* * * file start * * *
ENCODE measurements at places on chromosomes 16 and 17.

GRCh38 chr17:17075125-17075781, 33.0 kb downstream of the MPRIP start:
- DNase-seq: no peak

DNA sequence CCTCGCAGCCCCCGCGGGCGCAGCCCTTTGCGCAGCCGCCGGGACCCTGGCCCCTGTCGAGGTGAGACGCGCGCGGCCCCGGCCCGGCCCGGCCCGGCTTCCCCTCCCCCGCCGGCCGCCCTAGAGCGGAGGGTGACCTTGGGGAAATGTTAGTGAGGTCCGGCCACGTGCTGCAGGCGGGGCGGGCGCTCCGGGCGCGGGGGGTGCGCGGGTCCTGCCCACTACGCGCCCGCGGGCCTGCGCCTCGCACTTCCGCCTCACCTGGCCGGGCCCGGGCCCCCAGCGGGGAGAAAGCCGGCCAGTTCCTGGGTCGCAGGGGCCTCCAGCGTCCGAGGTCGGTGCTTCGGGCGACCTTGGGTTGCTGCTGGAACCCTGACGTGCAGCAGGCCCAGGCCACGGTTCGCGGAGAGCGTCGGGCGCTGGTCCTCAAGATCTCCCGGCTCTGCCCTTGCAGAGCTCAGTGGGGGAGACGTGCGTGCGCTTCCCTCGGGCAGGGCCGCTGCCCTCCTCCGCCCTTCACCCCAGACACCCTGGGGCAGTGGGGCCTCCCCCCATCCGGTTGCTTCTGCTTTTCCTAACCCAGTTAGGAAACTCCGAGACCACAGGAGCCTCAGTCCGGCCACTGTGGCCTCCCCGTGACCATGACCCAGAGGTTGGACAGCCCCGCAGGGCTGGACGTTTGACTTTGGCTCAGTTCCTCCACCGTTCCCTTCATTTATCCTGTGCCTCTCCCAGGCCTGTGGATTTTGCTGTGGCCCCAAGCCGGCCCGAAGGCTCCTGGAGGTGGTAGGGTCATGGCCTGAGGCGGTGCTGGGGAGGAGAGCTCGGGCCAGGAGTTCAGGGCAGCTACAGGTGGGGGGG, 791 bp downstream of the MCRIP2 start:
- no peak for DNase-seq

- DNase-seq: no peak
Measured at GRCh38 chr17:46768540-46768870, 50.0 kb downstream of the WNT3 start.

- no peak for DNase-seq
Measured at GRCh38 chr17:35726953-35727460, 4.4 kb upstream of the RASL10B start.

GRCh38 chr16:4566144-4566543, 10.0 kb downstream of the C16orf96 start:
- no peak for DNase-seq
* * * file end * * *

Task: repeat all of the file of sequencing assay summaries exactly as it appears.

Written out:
ENCODE measurements at places on chromosomes 16 and 17.

GRCh38 chr17:17075125-17075781, 33.0 kb downstream of the MPRIP start:
- DNase-seq: no peak

DNA sequence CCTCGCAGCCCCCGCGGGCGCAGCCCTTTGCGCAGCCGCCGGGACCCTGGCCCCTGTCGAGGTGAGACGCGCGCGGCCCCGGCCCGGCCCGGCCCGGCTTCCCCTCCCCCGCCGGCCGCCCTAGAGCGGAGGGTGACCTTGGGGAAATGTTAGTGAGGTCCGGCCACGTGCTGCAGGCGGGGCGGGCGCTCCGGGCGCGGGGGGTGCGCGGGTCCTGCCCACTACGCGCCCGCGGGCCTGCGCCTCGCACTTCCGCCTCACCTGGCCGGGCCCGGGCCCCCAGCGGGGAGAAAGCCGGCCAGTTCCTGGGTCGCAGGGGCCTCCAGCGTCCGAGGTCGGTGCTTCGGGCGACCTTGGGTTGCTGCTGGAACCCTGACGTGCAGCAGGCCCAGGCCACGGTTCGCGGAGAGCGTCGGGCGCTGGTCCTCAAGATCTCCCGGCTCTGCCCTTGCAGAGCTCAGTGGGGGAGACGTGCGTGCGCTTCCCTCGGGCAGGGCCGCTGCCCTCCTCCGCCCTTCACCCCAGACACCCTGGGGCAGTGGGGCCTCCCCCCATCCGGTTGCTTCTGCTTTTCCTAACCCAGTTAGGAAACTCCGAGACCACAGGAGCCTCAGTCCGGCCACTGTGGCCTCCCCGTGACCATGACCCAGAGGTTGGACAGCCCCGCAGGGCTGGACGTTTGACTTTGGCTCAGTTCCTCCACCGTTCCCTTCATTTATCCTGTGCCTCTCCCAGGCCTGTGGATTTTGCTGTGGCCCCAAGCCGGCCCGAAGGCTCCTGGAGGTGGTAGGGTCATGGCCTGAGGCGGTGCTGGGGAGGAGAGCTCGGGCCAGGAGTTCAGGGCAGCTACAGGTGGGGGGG, 791 bp downstream of the MCRIP2 start:
- no peak for DNase-seq

- DNase-seq: no peak
Measured at GRCh38 chr17:46768540-46768870, 50.0 kb downstream of the WNT3 start.

- no peak for DNase-seq
Measured at GRCh38 chr17:35726953-35727460, 4.4 kb upstream of the RASL10B start.

GRCh38 chr16:4566144-4566543, 10.0 kb downstream of the C16orf96 start:
- no peak for DNase-seq